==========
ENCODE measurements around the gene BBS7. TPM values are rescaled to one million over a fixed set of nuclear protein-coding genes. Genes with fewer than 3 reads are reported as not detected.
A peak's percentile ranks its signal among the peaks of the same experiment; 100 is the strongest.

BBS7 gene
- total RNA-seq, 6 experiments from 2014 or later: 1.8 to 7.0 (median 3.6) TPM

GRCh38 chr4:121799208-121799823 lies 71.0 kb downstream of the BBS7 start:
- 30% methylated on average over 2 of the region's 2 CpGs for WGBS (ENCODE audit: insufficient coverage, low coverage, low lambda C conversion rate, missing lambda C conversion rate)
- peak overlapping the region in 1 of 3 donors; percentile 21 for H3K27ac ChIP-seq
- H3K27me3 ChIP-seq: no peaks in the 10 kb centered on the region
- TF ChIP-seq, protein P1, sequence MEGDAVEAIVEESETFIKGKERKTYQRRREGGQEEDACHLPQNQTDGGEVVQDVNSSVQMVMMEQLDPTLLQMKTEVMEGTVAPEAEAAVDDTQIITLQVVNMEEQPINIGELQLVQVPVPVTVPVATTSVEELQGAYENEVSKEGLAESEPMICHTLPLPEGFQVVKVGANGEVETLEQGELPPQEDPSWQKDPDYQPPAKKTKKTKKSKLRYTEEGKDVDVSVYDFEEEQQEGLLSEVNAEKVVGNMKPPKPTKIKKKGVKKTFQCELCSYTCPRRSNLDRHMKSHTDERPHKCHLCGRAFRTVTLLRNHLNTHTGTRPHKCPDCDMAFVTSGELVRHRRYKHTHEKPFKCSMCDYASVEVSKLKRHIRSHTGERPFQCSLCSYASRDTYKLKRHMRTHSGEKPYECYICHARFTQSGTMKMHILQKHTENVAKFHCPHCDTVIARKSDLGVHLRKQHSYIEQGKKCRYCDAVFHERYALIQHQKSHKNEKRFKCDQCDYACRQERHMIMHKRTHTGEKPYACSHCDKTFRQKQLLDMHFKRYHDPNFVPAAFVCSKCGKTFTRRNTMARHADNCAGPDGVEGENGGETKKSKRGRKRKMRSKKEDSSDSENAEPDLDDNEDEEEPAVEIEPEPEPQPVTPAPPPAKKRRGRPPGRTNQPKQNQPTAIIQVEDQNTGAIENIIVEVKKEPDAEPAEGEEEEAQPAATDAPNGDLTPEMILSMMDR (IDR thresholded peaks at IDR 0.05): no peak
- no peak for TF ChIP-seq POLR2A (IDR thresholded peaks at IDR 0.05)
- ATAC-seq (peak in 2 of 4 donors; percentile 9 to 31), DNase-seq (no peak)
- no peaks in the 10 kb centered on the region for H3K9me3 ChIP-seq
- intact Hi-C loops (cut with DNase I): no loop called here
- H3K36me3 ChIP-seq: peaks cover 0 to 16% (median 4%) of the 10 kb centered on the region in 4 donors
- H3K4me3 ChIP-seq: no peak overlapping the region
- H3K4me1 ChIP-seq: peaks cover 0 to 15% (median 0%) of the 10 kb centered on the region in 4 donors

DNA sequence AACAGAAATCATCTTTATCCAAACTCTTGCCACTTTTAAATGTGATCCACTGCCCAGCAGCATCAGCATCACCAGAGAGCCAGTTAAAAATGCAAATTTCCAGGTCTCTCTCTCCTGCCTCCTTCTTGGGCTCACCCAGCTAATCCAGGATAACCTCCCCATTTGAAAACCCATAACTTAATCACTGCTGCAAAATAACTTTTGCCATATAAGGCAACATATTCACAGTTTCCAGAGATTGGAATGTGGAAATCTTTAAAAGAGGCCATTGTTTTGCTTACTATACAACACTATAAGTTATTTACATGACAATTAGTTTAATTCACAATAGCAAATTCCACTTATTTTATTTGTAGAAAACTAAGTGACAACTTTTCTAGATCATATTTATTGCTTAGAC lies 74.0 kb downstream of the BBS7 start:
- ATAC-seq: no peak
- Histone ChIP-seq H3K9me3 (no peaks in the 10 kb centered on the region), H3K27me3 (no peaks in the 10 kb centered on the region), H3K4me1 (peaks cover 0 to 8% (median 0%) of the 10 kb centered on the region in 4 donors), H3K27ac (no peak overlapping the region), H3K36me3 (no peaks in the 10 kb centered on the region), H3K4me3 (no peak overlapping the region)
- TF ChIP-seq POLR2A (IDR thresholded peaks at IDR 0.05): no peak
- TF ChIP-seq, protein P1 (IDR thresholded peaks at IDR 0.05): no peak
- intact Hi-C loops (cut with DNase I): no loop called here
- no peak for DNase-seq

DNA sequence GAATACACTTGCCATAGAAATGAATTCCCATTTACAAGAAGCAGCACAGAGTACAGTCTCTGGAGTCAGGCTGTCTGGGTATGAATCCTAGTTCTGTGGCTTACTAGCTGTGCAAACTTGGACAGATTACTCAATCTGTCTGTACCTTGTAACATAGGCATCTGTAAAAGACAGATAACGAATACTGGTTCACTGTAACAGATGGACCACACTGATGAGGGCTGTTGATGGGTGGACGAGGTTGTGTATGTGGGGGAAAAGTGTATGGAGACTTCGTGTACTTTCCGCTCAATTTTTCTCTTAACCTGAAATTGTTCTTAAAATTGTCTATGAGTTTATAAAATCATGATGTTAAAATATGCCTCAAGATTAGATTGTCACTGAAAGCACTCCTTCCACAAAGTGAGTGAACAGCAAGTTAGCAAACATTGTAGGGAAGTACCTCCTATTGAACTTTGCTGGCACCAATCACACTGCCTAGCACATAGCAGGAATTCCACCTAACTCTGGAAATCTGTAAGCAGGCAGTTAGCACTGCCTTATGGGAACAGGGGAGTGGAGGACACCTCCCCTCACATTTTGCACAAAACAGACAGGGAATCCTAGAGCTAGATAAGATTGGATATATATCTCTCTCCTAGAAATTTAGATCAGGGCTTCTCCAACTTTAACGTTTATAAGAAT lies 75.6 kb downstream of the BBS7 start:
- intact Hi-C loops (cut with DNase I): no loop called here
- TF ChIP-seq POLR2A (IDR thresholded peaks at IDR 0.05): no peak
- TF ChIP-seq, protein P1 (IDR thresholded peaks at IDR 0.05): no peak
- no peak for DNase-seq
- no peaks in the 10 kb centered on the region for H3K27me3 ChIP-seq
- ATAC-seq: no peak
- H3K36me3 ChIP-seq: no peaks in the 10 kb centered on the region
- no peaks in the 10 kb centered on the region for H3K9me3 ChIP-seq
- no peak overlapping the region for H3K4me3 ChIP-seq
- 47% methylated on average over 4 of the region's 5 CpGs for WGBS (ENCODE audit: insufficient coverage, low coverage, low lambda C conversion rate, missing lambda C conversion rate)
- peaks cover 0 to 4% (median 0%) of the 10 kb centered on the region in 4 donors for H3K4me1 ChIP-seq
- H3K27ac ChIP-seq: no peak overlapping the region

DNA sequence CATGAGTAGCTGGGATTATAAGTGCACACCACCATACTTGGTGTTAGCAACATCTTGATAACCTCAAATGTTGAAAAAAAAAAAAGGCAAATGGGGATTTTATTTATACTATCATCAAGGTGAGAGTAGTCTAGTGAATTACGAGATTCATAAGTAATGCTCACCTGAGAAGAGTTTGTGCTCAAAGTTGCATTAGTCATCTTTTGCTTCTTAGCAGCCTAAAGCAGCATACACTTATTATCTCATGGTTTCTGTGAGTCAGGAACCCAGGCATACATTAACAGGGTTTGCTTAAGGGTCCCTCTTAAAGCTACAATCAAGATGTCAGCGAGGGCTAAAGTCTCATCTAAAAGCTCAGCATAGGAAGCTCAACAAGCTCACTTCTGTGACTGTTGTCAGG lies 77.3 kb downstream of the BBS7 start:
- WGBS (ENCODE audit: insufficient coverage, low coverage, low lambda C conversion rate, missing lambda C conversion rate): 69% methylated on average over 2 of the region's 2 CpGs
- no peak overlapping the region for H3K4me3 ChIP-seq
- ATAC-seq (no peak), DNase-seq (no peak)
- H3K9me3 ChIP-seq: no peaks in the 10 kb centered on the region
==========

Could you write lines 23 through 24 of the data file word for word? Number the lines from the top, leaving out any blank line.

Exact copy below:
- no peak for DNase-seq

DNA sequence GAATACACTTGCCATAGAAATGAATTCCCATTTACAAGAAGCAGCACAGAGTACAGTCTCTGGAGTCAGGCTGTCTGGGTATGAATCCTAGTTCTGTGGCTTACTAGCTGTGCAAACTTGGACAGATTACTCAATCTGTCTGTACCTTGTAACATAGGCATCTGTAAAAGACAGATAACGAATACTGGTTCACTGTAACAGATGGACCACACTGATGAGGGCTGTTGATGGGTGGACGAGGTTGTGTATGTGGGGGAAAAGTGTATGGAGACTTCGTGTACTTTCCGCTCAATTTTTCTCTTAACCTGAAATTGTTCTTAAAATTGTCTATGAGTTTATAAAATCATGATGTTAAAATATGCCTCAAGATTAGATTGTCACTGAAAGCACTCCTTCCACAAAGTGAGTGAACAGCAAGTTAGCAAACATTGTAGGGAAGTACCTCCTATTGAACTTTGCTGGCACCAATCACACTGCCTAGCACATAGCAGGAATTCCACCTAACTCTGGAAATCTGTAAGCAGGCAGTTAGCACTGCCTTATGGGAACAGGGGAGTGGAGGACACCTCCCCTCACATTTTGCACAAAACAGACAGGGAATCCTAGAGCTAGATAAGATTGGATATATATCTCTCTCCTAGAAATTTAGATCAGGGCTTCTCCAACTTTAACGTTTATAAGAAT lies 75.6 kb downstream of the BBS7 start: